Even jobs that seem to have nothing to do with writing ultimately require writing and editing skills. A designer may have to proofread a blog. A virtual assistant may be asked to create sales copy.
What about all those grammar apps that are available now? Are people who are good at grammar not needed anymore?
Every day I use Word’s spelling and grammar check and the spell check in my email program. It’s hard for writers to see their own mistakes, and apps can help.
In the future, artificial intelligence could surpass an editor’s abilities. Until then, people are better than apps at understanding context and meaning. We can process nuances. We can decide if something is right or wrong and judge the validity of an app’s decision.
To do any of that, we need to know grammar rules and understand how to apply them. Grammar apps often fall short on application!
I think apps are great for a quick first and/or final check. For that deeper round of edits, our human brains are best.
The robots haven’t taken over yet! 😉 Do you think you can learn how to be good at grammar, etc. or do you have to be born with eagle eyes? What kind of traits do people who are good at grammar have?
It helps to have an eagle eye and the patience for doing close detail work. But good grammar comes from knowledge and skills that anyone who wants to can develop.
We often like what we’re good at and get gratification from being good at something. Not everyone loves grammar, but a lot of people are surprised by how much they enjoy it when they come to it today because they’re motivated to learn how to use it now, whatever they do.
An eagle eye is a must-have! For those who are a good fit, how would you recommend they improve their grammar skills?
Be ready to learn, but be patient with yourself. We don’t earn our grammar black belts in an hour. We go to class and we practice.
Use tools like books, quizzes, and online grammar courses. Read and question what you read.
Keep resources like an online dictionary at your fingertips. It’s free and will teach you about a whole lot more than spelling.
Be discerning with online resources. There’s a lot of bad info floating around. Use reliable sites.
Don’t worry about memorizing. In my course, I encourage students to focus on comprehension. I equip them with the resources to research what they’re unsure of or don’t remember. This is part of grammar empowerment.
I always say that! You don’t need to memorize every single rule; you just need to be aware of them and know how to find the answers. What makes your course different from other online grammar courses?
The truth is grammar books and courses all have pretty much the same material.
The first difference is presentation. The course is comprehensive, straightforward, and serious. We get down to the nitty-gritty. It’s not lofty; it’s practical. There’s no passive video watching. Students in this course read their lessons — written words are the best medium for actively learning this subject.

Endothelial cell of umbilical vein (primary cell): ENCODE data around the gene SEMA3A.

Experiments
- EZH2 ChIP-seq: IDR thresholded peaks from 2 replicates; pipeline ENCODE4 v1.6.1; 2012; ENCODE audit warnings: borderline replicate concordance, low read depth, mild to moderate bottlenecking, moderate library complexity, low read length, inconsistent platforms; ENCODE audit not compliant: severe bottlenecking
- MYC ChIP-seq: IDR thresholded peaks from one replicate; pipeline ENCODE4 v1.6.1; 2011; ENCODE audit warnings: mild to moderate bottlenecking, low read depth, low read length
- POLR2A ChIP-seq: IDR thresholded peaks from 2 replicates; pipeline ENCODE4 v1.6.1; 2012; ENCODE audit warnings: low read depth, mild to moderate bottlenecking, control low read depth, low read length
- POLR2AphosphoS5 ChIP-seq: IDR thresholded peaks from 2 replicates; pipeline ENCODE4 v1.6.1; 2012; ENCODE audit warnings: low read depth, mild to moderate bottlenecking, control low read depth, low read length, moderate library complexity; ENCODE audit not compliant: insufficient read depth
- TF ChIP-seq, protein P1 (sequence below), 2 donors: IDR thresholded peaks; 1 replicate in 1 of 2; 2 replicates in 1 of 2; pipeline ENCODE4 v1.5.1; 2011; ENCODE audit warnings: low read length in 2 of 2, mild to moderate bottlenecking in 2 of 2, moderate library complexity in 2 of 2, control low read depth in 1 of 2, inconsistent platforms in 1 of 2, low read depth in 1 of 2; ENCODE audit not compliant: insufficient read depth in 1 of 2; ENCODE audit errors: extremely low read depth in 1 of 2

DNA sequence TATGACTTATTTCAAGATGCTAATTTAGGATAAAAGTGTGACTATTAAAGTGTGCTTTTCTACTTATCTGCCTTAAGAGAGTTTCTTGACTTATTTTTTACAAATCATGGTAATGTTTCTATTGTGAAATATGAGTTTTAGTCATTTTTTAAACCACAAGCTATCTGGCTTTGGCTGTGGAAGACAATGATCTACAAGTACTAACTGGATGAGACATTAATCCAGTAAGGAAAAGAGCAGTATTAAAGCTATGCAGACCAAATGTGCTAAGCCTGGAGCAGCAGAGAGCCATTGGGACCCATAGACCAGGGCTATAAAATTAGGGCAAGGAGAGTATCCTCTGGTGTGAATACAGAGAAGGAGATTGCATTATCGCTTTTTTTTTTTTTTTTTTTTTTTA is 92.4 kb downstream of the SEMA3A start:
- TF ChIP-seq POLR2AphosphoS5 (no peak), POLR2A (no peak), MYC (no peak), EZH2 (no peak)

The biggest difference comes in my personal approach. I was a college instructor. I offer the distance learning equivalent of what I offered in the face-to-face classroom. I’m accessible. There’s a real person behind the screen who wants her students to succeed. I’m rooting for them. Really. And I think students know this.
Students have options in my course. They can be entirely independent and complete their course without ever interacting with their classmates and me. Alternatively, anyone who wants support can get it. I’m always ready to help. Our course discussion board is for real questions seeking real answers. I respond to every message. Students who prefer a more private approach can email me.
Everybody’s invited to Grammar Lion on Facebook, where the learning continues. My email door is always open to students. When their course time ends, I’m still here for them.
Ellen’s love of teaching really shines through in her words! You will definitely be in good hands if you sign up for her Grammar Lion: A Grammar Refresher course. I’ve gone through the course content and it is SOLID!
You might be wondering why I’m promoting someone else’s grammar course…
Here’s why: There isn’t much overlap between the Proofread Anywhere courses and Grammar Lion. Grammar Lion isn’t a proofreading course; it’s an online grammar course. You’re not going to get the same information about how to use your resources, getting practice, and starting or growing a proofreading business. That’s what Proofread Anywhere courses are for!
With Grammar Lion, you’ll fill in the gaps in your knowledge — those grammar concepts you never quite grasped.
Our students are huge fans of the course!
If you’re struggling to improve your English grammar or you want to get into the nitty-gritty and learn the whys and wherefores of grammar rules, Grammar Lion: A Grammar Refresher is the course for you!
You better act fast: Grammar Lion is a steal right now, but I don’t know how long it will remain that price!